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Pesco-Vegetarian Diet Reduces Colorectal Cancer Risk, Study Finds

Pescovegetarian Food

Pescovegetarians analyzed by researchers exhibited a decreased risk of colorectal cancers, according to a new study in the United States which analyzed a nationwide sample of over 77,000 people.

The study, which was published in the journal JAMA Internal Medicine, looked at the connection between eating habits and cancer prevalence in 77,659 Seventh-Day Adventists, as the religion entails the encouragement of a healthy lifestyle which refrains from smoking and the consumption of alcohol.

Assistant professor in medicine and public health Dr. Michael Orlich with the Loma Linda University in California was quoted by the Huffington Post as having said that the researchers were “surprised to find that pescovegetarians had a significantly lower risk of colorectal cancers than people on other vegetarian diets”.

We were surprised to find that pescovegetarians had a significantly lower risk of colorectal cancers than people on other vegetarian diets

Orlich, the study’s lead author, went on to indicate diet to be “a potentially important approach to reduce the risk of developing colorectal cancer.”

The study’s analysis determined that vegetarians in general, in comparison to regular meat eaters, were 22 percent less likely to see colorectal malignancies, as there were only 380 cases of colon cancer and 110 cases of rectal cancer after 7.3 years.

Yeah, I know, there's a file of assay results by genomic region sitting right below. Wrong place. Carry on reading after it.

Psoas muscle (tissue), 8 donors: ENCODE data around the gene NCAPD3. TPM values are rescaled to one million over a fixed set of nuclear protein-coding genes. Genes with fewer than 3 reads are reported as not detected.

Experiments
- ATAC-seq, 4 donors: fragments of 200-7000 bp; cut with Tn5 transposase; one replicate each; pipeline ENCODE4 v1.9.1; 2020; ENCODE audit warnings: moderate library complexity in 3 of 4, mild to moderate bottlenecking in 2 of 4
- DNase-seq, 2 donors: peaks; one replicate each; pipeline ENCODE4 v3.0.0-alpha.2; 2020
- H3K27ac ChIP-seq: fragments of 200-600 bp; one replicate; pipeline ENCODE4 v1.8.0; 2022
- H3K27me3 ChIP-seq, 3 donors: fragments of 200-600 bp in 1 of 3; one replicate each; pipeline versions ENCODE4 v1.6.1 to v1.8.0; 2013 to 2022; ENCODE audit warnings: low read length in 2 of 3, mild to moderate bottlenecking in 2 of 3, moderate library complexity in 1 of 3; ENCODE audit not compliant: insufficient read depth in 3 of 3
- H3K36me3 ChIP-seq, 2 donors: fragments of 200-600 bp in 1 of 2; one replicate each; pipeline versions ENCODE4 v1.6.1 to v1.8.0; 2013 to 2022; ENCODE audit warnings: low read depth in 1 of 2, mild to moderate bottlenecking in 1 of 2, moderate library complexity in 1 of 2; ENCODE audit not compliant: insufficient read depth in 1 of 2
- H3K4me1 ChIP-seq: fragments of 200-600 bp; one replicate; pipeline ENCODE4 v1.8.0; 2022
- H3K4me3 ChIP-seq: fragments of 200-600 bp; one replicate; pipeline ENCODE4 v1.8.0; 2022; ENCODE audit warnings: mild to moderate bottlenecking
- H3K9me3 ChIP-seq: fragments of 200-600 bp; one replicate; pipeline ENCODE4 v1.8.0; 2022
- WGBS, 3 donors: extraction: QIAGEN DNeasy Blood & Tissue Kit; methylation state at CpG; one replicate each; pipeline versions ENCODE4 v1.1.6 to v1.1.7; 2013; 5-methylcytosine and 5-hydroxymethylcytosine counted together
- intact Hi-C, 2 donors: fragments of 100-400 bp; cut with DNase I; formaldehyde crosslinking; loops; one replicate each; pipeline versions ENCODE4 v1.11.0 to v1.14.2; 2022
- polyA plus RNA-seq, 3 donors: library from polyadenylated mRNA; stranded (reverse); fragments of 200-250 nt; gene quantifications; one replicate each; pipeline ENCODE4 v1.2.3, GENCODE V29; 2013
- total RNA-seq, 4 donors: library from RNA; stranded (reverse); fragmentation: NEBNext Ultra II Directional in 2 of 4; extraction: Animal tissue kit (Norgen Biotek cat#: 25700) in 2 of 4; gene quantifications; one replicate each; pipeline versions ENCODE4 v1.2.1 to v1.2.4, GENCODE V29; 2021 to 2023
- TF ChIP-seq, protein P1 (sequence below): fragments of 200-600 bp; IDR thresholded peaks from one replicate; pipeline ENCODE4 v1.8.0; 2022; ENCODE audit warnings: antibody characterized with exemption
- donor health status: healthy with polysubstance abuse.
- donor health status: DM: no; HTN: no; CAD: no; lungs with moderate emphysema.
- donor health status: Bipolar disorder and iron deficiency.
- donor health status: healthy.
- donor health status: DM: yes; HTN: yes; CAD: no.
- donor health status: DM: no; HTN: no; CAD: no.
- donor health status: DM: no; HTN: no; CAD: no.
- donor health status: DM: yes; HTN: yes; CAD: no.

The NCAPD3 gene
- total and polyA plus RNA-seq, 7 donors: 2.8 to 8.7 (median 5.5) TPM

Researchers behind the study defined pesco vegetarians as those who consumed meat less than once a month and ate fish at least once a month.

In the case of pesco-vegetarians, researchers saw a 43 percent reduction in risk.

For laco-ovo vegetarians who consume eggs and dairy while limiting fish and meat to less than once a month, the risk reduction was at 18 percent.

Vegans saw a 16 reduction in risk.

As the study did not randomly select people to follow specific diets, its findings are inconclusive.

The chief of the gastrointestinal oncology service at Memorial Sloan Kettering Cancer Center in New York, Dr. Leonard Saltz, who wasn’t involved in the study, was quoted by the Huffington Post as having said:

The comforting takeaway is that a person doesn’t need to be vegan and cut out all eggs, dairy, and fish to get some benefit in terms of reducing the risk of cancer […] To the degree you can adjust your diet so it is primarily fruits and vegetables and seafood, it’s healthier […] We’re not saying you’re committing suicide if you have a cheeseburger, but it should be a treat, not a regular occurrence.

A WebMD report noted that prior evidence has found a connection between the consumption of red and processed meats with a higher risk of colorectal cancer and that the consumption of fiber-rich foods had been linked to a lower risk.

The study was published on March 9 in the online edition of JAMA Internal Medicine.

In other recent health coverage here on Immortal News, a dog named Frankie can smell thyroid cancer in its early stages with an astounding 88.2 percent rate of accuracy.

What are your thoughts on Orlich’s findings regarding pescovegetarianism and a reduced risk of colorectal cancer?

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